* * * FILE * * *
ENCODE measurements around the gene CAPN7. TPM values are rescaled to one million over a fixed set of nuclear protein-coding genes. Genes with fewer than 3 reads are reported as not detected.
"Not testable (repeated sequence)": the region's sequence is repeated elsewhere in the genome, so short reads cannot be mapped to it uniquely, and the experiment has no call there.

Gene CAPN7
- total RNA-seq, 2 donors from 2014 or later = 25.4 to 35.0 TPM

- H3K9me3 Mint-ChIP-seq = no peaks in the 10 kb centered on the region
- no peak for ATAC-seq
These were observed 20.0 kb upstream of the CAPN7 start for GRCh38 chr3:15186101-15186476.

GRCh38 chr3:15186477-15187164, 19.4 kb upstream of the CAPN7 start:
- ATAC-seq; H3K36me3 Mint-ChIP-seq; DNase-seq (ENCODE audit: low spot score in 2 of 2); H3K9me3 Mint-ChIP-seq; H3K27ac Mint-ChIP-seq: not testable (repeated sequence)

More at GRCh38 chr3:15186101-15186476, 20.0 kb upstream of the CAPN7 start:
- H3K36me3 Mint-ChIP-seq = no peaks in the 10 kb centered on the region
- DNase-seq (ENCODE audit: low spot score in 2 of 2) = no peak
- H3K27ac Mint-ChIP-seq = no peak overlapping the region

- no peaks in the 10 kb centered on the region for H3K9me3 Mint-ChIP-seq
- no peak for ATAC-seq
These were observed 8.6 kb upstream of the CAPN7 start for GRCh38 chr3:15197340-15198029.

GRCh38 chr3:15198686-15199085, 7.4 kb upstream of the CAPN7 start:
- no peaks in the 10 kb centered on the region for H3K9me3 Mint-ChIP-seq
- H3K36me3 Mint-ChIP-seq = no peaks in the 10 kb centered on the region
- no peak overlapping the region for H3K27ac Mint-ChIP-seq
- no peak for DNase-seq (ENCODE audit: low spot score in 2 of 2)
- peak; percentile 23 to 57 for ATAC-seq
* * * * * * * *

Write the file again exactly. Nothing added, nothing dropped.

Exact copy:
ENCODE measurements around the gene CAPN7. TPM values are rescaled to one million over a fixed set of nuclear protein-coding genes. Genes with fewer than 3 reads are reported as not detected.
"Not testable (repeated sequence)": the region's sequence is repeated elsewhere in the genome, so short reads cannot be mapped to it uniquely, and the experiment has no call there.

Gene CAPN7
- total RNA-seq, 2 donors from 2014 or later = 25.4 to 35.0 TPM

- H3K9me3 Mint-ChIP-seq = no peaks in the 10 kb centered on the region
- no peak for ATAC-seq
These were observed 20.0 kb upstream of the CAPN7 start for GRCh38 chr3:15186101-15186476.

GRCh38 chr3:15186477-15187164, 19.4 kb upstream of the CAPN7 start:
- ATAC-seq; H3K36me3 Mint-ChIP-seq; DNase-seq (ENCODE audit: low spot score in 2 of 2); H3K9me3 Mint-ChIP-seq; H3K27ac Mint-ChIP-seq: not testable (repeated sequence)

More at GRCh38 chr3:15186101-15186476, 20.0 kb upstream of the CAPN7 start:
- H3K36me3 Mint-ChIP-seq = no peaks in the 10 kb centered on the region
- DNase-seq (ENCODE audit: low spot score in 2 of 2) = no peak
- H3K27ac Mint-ChIP-seq = no peak overlapping the region

- no peaks in the 10 kb centered on the region for H3K9me3 Mint-ChIP-seq
- no peak for ATAC-seq
These were observed 8.6 kb upstream of the CAPN7 start for GRCh38 chr3:15197340-15198029.

GRCh38 chr3:15198686-15199085, 7.4 kb upstream of the CAPN7 start:
- no peaks in the 10 kb centered on the region for H3K9me3 Mint-ChIP-seq
- H3K36me3 Mint-ChIP-seq = no peaks in the 10 kb centered on the region
- no peak overlapping the region for H3K27ac Mint-ChIP-seq
- no peak for DNase-seq (ENCODE audit: low spot score in 2 of 2)
- peak; percentile 23 to 57 for ATAC-seq